Considered a star ingredient in teriyaki sauce and as a staple in Japanese cuisine for soups, dressings, marinades, sauces, stews, and soups, mirin is made from rice, koji (as in good yogurt bacteria), and distilled sake mixed together and kept for at least two months.
Mirin is a bold, umami-rich seasoning that adds a flavorful depth to your dishes. Pure mirin can be quite difficult to find in your commercial grocery stores as they are often found in Asian specialty grocery stores and markets.
If you don’t have any mirin in your kitchen or in stores, you might want to substitute the following for it: sake, rice vinegar, balsamic vinegar, sherry, vermouth, marsala wine, and white wine.
7 Best Substitutes for Mirin
A small amount of this condiment is all you need for the perfect recipe. However, nothing lasts forever, and so is your bottle of mirin. You would have to come prepared with substitutes in case you run out or your local grocery stores do.
This article will save you from a kitchen nightmare! Read more to find out how:
This already constitutes half of mirin, which makes it a great substitute. Sake has a deodorizing and tenderizing effect for meat and fish while also adding that delicious umami flavor.
Sake, especially when unfiltered, is sweet enough without needing any additives. However, there are some sakes that are rather dry. In this case, add a splash of white grape or apple juice or a pinch of sugar to sweeten it up.
Follow a 1:2 ratio when using sake in recipes. That is, use 1 teaspoon of sake and 2 tablespoons of sugar for every 1 tablespoon of mirin a dish typically requires.
If you want none of that alcoholic content, you can use rice vinegar as a substitute for mirin. It has a sharp fermented but sweet flavor, perfect for sauces, dips, and dressings.
Rice vinegar can come in various colors but most commonly transparent, red, black, or yellow, depending on the type of rice used in making the vinegar. You can use red rice vinegar for soups and noodles while black rice vinegar is great for stews.
Make sure to add half a teaspoon of sugar to 1 teaspoon of vinegar to balance the sourness. You can also add a splash of any light-colored juice or just purchase sweetened rice vinegar right away.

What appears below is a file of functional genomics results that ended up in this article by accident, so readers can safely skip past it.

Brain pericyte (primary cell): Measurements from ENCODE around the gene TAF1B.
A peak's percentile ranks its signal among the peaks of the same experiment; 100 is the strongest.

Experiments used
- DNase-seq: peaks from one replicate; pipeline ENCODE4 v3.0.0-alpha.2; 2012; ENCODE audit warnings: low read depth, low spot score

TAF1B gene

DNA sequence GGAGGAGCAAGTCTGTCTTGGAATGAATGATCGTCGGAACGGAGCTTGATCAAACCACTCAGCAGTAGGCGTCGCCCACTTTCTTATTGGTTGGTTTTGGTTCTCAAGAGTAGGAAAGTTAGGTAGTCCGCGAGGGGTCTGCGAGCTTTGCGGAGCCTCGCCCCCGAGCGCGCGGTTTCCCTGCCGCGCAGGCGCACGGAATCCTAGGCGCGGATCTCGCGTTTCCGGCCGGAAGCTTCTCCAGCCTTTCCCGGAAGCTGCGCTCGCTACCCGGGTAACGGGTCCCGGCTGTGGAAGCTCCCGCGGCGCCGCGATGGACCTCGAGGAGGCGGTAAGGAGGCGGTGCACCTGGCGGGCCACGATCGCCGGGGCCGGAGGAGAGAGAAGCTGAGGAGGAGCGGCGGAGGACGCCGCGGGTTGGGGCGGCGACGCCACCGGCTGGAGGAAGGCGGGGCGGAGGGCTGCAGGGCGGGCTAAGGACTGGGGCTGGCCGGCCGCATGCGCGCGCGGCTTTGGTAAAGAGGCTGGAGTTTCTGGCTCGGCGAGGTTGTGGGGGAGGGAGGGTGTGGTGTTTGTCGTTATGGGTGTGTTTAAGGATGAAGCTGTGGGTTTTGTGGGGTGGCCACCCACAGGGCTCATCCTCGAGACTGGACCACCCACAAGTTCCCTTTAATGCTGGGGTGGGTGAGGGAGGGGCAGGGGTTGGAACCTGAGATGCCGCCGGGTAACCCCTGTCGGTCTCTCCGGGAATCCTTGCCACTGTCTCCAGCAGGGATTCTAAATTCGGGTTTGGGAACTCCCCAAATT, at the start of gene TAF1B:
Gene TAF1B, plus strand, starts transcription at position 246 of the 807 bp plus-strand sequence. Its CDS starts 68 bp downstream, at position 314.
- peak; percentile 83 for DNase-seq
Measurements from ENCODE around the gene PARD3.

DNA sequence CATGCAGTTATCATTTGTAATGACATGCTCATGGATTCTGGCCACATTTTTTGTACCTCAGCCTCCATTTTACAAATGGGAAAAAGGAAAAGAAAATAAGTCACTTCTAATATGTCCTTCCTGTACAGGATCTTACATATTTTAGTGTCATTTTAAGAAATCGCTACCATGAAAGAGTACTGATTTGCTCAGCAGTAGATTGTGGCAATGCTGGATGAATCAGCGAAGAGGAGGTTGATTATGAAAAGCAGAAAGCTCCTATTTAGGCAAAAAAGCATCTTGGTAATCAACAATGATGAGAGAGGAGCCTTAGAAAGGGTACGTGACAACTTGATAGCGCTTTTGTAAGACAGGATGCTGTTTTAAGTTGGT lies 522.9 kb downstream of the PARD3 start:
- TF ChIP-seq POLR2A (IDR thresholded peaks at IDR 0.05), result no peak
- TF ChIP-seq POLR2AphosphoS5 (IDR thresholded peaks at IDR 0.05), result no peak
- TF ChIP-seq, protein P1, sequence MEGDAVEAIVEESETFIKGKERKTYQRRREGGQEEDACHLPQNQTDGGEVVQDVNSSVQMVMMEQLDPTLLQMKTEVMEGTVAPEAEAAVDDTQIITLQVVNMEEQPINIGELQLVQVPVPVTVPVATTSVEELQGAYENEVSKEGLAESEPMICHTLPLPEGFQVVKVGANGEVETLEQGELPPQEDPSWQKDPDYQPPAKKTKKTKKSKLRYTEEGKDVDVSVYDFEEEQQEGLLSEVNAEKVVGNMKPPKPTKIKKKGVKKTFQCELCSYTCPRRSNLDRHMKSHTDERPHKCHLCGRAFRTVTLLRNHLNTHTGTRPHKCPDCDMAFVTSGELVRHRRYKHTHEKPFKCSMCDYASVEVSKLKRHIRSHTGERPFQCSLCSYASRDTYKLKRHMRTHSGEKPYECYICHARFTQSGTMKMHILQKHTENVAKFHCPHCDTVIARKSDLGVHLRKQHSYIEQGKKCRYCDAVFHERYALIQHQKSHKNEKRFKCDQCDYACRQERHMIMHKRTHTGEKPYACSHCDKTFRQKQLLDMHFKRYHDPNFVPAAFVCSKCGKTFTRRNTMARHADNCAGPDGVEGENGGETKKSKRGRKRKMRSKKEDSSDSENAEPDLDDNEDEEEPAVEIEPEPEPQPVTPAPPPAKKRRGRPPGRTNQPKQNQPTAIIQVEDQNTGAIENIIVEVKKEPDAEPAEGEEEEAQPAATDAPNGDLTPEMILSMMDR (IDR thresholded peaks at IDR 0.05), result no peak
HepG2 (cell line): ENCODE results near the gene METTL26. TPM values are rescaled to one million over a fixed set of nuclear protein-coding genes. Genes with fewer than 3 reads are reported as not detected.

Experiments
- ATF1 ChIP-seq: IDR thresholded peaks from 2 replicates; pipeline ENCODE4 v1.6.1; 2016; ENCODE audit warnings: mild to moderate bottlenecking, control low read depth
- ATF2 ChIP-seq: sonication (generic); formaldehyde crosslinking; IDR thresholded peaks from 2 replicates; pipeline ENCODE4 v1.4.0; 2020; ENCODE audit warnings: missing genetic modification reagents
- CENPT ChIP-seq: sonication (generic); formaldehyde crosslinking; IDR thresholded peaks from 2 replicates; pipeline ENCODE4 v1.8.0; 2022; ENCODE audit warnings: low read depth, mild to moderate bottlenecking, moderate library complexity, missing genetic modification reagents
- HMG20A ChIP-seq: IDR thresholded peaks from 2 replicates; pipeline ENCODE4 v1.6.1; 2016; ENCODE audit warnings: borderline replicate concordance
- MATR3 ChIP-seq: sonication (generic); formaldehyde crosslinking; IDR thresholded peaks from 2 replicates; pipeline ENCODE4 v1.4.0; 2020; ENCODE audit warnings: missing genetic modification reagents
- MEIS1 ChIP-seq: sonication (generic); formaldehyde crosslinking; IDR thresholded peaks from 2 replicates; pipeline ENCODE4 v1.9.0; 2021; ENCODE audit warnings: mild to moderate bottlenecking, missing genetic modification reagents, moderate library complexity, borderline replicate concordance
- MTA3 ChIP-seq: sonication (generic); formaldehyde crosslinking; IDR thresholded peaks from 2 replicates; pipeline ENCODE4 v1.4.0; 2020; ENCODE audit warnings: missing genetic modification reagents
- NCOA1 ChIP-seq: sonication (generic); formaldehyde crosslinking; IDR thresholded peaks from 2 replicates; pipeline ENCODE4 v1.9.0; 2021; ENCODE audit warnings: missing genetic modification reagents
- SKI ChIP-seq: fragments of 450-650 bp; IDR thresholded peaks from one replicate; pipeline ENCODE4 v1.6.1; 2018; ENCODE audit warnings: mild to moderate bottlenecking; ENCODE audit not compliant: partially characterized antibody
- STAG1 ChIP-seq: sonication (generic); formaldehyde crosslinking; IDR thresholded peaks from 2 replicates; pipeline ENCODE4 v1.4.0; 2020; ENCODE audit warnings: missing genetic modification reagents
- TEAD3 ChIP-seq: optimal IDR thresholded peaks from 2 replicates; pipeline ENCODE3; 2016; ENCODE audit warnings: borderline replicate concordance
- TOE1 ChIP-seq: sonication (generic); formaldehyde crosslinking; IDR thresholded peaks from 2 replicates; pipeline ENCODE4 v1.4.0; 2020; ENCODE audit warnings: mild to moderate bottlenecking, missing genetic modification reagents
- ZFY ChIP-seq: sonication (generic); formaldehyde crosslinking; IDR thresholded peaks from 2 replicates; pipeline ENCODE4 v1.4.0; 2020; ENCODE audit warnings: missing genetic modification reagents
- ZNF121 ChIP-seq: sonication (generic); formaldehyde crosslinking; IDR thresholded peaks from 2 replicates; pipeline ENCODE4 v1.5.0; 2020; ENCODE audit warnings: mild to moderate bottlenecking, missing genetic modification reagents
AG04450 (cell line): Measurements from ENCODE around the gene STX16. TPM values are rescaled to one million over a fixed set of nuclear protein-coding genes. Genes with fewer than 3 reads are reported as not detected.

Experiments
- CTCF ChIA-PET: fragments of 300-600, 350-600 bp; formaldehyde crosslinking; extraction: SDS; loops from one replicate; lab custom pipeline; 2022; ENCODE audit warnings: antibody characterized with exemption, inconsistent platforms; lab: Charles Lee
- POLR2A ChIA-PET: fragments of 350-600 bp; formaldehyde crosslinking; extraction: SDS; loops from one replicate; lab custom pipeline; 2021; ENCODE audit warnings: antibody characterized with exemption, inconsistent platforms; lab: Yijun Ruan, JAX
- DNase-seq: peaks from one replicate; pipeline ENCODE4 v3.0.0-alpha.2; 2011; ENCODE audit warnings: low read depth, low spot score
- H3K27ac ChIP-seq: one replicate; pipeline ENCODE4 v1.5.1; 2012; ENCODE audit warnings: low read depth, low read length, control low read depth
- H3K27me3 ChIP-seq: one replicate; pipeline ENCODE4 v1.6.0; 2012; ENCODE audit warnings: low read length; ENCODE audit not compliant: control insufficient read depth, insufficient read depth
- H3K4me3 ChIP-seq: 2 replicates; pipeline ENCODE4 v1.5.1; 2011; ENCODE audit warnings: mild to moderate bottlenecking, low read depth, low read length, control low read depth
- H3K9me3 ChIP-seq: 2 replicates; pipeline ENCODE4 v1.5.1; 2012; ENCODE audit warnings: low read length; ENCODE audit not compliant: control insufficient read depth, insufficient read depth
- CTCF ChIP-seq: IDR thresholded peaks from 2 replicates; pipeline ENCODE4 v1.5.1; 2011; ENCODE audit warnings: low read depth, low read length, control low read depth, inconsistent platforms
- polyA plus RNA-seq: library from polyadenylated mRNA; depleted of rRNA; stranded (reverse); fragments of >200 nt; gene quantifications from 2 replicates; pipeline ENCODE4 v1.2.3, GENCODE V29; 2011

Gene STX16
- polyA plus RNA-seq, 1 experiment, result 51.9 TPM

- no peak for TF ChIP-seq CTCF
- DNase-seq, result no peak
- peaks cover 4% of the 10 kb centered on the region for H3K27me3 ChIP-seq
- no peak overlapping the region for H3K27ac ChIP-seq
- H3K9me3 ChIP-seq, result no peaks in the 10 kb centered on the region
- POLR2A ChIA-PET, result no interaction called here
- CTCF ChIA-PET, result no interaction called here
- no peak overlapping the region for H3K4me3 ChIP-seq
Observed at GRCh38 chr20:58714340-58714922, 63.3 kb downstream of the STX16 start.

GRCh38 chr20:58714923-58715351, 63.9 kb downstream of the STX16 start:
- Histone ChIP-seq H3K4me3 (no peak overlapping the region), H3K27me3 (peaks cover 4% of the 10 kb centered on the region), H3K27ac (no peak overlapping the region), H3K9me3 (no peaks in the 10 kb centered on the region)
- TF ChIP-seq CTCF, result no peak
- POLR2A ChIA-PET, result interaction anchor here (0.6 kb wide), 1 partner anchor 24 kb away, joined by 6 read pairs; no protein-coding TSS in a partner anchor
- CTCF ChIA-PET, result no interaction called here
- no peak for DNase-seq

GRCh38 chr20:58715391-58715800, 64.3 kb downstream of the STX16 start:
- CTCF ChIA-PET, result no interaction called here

Made from boiling white grapes, including all of its parts (seeds, stem, and skin), and matured in wooden kegs for about a minimum of 12 years. Some of the top-quality balsamic vinegar is aged between 18 and 100 years. The general understanding is that the longer the time, the better, and the more expensive!
Best used in dipping sauces, soup broth, salad dressings, and gourmet marinades, balsamic vinegar has a rich, slightly sweet flavor with a thick consistency.
You’re going to have to use a small amount of sugar to mimic the taste of mirin since balsamic vinegar tends to be too sour for cooking.
Sherry, or sherry wine, has a complex taste with enthusiasts claiming it’s a mix of lemon and jackfruit with some savory flavors like mushroom. It has a sharp, acidic flavor similar to mirin but with less sweetness.
You can use sherry for both sweet or savory dishes such as onion soups, grilled cheese, sautéed chicken, braised short ribs, and pork chops.
Add sherry slowly by teaspoon so as to not overwhelm your dishes with its flavor profile. It is also recommended to add half a tablespoon of sugar for every tablespoon of sherry or honey for some sweetness, depending on your preferences.
Here’s yet another mirin substitute coming from the liquor stash. Vermouth is flavored wine, similar to sherry, with fortified brandy. It has a sweet taste with some added flavors from herbs and spices to add a little adventure to your recipes.
Vermouth is best for dressings, glazing, dipping sauces, chicken dishes, braising meat and vegetables, poaching fish, or adding it into stews.
The general recommendation for using vermouth is to add 2 tablespoons of sugar for every half a cup of vermouth required in your recipe, although it all still depends on your taste. You may also opt for some juice to balance the acidity.
With its flavorful caramel and nutty taste, it’s not only a great complement after a meal or used as a deodorizing agent in cooking, but it’s also a great replacement for mirin.
Its versatility is perfect as marinades for meat and poultry dishes or for sautéeing vegetables. Marsala wine also shares a similar sweet but acidic umami flavor as mirin.
Marsala wine comes in two varieties: dry and sweet. Sweet marsala wine is more suitable since you don’t have to use any sugar additives anymore. If you only have the dry version, you’re going to have to add sugar.
When you’re in the mood for some kitchen experimentation, white wine can be a fun substitute to mirin. Medium-dry to dry white wine is the most suitable since you only need to dissolve a little amount of sugar to replicate the sweetness of mirin.
White wine is surprisingly versatile, used as a deglazing agent for a pan sauce for fish, chicken, pork, or mushrooms. It can also be used in risotto if you want that extra acidic taste or for a pot of shellfish just before steaming.
It’s best if you avoid sweet white wines like moscato or ice wine since they can prove to be a little too much for cooking. You can discover and try using fruity flavors for that extra kick in your recipes.
Can Water Be A Substitute For Mirin?
Yes, water is decent enough as an alcohol-free substitute. It certainly won’t give you any of that sweetness, mild acidity level, or flavor you get from mirin. However, sugared or honeyed water would do. If you’re in a really tight pinch, you can add 1 part sugar or honey to 2 parts water.